In the final one hundred poems, the lover narrates his decision to turn away from his earthly passion and redirect his desires toward salvation, much as St. Augustine portrayed his conversion in the prototypical autobiography, The c onfessions. The poet thereupon continues in poems to treat the theme of his suffering, in particular his regret for having spent his time vainly wooing this cruel lady, hinting that he has had enough of this and will turn away from this foolish pursuit.
A moment of crisis occurs in when a rival is introduced who marries the lady. With his angelic lady gone, the lover turns to God in a spirit of repentance towards the end of his own life John the Evangelist identifies as Mary of Bethany but who in traditional iconography has been conflated with Mary of Magdala, popularly though inaccurately portrayed as a repentant prostitute.
By ending his canzoniere with a different Mary, while still maintaining the theme of penitence, the editor of the r encontre can at once recall his Petrarchan model while providing a new variation on that work. In so doing, the anonymous editor of the R encontre mirrors or mimics the work of Desportes and other poets who culled from the Italian anthologies in designing their own canzonieri.
Autobiographies d'un cri: Poèmes (Rameau de ciel) (French Edition)
Like the anonymous Lyonnais annotator, this editor also exhibits an implicit understanding that the Italian anthologies were used as sourcebooks containing a variety of reusable fragments. By while the Lyonnais annotator emphasized the reuse of small fragments within a single sonnet, the editor of the R encontre understood this fragmentation more globally, for he saw that individual whole poems could be recombined in an infinite number of ways to create a completely new work, as the r encontre itself, a newly minted c anzoniere in its own right, helps to prove.
Nevertheless, it is certainly possible that the r encontre editor recognized this interplay between the anthology and canzoniere formats and that this recognition prompted him to experiment with yet another possible intersection of the two heretofore distinct genres. Cognizant of the inherent discontinuity of the anthology format, this reader no doubt knew that French poets, from Du Bellay to Desportes, found in the Giolito anthologies a treasure trove of images, conceits, and rhymes that could easily be disengaged from their original context and placed in a new poem, even one with a very different thematic development.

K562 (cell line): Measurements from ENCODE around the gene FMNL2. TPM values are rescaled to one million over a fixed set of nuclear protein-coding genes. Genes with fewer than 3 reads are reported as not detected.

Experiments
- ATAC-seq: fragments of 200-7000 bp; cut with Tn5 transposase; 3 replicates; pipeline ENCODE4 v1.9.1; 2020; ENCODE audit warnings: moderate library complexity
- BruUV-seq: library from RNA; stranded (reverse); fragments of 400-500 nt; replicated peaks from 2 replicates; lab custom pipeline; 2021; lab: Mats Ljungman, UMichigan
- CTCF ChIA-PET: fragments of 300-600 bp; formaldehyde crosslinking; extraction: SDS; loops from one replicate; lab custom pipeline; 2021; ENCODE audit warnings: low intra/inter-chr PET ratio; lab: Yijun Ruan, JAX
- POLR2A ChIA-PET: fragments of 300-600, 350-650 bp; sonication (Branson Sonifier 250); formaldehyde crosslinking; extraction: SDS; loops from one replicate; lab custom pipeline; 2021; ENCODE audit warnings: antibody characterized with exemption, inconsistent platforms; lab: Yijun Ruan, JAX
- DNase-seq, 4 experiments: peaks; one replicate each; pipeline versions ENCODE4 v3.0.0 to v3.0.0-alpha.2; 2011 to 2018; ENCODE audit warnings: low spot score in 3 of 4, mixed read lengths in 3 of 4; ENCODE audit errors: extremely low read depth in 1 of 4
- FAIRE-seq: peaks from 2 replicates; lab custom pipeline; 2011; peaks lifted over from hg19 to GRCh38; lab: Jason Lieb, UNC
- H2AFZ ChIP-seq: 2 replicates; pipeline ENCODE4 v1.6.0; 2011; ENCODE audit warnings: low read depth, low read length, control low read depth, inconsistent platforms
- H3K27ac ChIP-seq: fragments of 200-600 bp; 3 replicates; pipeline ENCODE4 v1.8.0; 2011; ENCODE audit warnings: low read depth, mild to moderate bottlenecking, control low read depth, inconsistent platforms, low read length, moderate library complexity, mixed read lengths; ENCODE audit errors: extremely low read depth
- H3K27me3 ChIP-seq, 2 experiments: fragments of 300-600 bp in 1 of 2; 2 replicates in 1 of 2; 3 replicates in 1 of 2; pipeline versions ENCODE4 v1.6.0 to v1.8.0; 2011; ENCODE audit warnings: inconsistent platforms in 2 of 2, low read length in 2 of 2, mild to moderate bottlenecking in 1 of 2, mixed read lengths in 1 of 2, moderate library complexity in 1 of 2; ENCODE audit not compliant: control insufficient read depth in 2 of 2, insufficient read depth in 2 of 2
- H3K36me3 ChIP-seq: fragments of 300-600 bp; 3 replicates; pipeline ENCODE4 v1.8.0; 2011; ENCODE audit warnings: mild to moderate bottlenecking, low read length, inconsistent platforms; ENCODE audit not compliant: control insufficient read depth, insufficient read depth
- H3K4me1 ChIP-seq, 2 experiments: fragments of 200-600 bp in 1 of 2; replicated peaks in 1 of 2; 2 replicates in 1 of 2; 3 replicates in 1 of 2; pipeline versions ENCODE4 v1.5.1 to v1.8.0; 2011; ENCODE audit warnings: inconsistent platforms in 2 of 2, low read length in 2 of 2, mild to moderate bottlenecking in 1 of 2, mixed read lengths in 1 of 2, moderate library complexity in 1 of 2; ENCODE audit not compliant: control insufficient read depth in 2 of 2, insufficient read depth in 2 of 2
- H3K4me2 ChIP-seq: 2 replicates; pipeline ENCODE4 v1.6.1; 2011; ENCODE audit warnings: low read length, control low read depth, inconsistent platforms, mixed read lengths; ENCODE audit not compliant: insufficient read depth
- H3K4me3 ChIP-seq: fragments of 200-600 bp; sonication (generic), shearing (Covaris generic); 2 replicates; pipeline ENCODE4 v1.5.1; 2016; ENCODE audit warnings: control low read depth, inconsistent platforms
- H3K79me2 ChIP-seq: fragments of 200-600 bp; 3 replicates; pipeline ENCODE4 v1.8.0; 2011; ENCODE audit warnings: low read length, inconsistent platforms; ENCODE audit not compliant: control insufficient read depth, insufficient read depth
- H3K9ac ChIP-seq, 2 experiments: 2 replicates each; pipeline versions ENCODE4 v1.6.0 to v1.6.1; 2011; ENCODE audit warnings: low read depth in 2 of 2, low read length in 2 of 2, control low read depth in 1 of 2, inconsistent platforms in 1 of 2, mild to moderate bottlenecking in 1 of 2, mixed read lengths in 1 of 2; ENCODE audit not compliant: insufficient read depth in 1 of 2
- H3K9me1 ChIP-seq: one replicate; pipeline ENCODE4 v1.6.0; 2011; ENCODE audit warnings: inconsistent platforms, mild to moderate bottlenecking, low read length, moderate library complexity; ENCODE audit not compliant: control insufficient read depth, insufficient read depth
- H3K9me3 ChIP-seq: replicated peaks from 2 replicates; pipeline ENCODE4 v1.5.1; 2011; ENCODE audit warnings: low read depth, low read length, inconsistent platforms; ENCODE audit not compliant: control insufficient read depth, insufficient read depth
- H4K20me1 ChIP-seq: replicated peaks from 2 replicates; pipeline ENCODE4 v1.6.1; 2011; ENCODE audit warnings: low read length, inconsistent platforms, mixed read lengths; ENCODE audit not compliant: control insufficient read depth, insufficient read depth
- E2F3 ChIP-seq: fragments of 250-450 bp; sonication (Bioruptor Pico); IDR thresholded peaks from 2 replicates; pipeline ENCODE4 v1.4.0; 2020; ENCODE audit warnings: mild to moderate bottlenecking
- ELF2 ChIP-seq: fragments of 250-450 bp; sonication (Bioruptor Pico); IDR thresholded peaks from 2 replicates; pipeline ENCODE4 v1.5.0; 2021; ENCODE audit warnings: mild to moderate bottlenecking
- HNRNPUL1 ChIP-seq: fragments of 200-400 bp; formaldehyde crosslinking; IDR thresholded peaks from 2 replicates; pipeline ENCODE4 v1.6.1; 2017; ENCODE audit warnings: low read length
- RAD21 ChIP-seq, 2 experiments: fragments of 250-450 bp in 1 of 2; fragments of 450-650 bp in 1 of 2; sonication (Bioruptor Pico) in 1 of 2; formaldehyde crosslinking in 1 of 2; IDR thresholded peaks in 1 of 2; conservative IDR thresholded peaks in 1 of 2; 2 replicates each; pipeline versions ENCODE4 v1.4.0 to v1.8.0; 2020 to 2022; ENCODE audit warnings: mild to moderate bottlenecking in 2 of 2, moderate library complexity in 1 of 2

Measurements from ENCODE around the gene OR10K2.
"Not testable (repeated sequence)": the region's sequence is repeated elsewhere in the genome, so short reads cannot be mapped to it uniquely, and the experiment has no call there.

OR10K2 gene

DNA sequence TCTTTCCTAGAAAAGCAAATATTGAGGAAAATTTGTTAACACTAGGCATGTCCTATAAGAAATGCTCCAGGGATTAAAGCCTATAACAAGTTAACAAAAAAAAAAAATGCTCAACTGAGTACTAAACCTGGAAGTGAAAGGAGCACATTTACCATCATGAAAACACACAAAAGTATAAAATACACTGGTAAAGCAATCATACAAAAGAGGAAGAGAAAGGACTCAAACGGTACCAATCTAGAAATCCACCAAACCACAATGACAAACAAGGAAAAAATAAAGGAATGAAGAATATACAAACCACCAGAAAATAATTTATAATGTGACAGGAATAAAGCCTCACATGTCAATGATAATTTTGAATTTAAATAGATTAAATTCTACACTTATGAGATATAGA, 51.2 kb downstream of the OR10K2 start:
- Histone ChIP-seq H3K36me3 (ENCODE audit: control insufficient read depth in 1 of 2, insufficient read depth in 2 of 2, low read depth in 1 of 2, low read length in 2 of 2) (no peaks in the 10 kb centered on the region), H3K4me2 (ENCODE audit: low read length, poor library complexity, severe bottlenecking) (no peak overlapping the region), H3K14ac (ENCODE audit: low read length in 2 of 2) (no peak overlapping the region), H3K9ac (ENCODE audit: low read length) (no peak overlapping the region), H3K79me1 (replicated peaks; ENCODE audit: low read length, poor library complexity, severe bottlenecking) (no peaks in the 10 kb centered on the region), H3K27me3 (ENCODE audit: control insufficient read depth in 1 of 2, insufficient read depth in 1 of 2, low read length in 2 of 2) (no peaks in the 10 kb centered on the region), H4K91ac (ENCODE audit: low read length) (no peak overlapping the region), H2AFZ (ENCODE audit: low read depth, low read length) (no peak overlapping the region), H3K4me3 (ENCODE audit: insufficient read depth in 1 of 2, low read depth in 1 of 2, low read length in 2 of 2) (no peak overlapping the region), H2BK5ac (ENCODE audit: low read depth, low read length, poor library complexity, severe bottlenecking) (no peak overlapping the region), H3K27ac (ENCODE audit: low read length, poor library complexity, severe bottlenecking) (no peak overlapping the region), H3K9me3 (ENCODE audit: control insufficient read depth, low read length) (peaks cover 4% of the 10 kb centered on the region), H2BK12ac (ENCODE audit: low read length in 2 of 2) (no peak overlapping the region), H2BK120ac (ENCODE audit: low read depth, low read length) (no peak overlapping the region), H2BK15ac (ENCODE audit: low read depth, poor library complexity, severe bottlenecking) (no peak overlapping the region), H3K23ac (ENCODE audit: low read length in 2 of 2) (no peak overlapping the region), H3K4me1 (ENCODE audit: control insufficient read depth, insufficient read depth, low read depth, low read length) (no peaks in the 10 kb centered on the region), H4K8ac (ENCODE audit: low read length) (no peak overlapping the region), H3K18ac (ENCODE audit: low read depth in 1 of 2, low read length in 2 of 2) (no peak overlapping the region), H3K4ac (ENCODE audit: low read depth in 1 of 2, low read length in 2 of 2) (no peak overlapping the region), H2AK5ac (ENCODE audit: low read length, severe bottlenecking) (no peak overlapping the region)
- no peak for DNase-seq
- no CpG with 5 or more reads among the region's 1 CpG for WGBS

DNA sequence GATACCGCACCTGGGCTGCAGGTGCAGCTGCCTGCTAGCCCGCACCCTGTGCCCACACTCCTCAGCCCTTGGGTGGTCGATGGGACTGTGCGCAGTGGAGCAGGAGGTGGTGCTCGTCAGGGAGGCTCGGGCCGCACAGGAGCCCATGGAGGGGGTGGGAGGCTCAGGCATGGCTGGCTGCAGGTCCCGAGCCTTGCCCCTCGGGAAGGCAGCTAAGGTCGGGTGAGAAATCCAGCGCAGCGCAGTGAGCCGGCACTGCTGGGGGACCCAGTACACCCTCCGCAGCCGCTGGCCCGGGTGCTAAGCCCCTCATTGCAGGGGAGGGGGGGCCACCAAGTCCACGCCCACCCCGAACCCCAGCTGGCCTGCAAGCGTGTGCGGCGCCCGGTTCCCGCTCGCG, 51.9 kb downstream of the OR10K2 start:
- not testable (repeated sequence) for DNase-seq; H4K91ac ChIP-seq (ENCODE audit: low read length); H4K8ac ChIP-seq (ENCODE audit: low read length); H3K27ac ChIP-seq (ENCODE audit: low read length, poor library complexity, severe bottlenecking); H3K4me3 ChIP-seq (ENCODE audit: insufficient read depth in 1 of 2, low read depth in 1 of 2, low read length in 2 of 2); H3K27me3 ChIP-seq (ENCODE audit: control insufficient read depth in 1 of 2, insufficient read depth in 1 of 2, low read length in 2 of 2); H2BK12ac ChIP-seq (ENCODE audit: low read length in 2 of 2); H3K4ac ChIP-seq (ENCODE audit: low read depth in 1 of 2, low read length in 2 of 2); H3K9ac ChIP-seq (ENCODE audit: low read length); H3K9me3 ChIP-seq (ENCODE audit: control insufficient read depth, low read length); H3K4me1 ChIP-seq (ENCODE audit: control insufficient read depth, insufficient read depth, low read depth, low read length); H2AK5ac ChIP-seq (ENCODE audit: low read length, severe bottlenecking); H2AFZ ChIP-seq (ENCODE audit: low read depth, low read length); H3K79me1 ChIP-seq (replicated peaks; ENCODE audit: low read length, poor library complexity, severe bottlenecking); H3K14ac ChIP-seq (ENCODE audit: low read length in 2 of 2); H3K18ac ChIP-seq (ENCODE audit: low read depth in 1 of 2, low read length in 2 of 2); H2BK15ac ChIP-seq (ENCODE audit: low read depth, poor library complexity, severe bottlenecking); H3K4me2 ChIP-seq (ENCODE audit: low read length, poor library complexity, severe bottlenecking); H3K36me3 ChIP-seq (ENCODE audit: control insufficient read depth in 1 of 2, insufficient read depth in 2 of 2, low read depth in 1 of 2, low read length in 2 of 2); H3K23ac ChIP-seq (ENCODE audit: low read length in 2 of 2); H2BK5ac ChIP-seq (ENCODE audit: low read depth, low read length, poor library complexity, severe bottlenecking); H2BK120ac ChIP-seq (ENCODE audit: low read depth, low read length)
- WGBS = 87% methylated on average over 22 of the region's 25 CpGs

The compiler of the r encontre, on the other hand, implicitly acknowledges that French authors throughout the sixteenth century persisted in composing canzonieri, a genre that their Italian neighbors had largely abandoned in favor of publishing their poems in an anthology format.
Yet he also saw that, in organizing these canzonieri, French poets drew from the Italian anthologies, reshaping their disparate pieces in new ways and using them as building blocks with which to construct their own personal narrative. More pertinently, this collection recreates the imitative process used by Desportes himself, demonstrating its inherent creativity, and especially proclaiming the pivotal role of the Italian anthologies as a sourcebook for Renaissance poets.
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Marot, Du Bellay, Ronsard
Showing Rating details. All Languages. More filters. Sort order. Caroline rated it liked it Apr 11, Rasha rated it did not like it May 14, El Mehdi rated it it was ok Apr 15, Didier added it Dec 31, Doria O'stark marked it as to-read Jun 17, Com added it May 03, Sophie marked it as to-read May 29, Olympia Alix added it Aug 06, Estelle marked it as to-read Jun 14, There are no discussion topics on this book yet. About Alphonse Allais. Alphonse Allais. Avec ses amis du quartier latin, il fait aussi partie de plusieurs groupes fantaisistes comme Les Fumistes2, Les Hydropathes ou Les Hirsutes.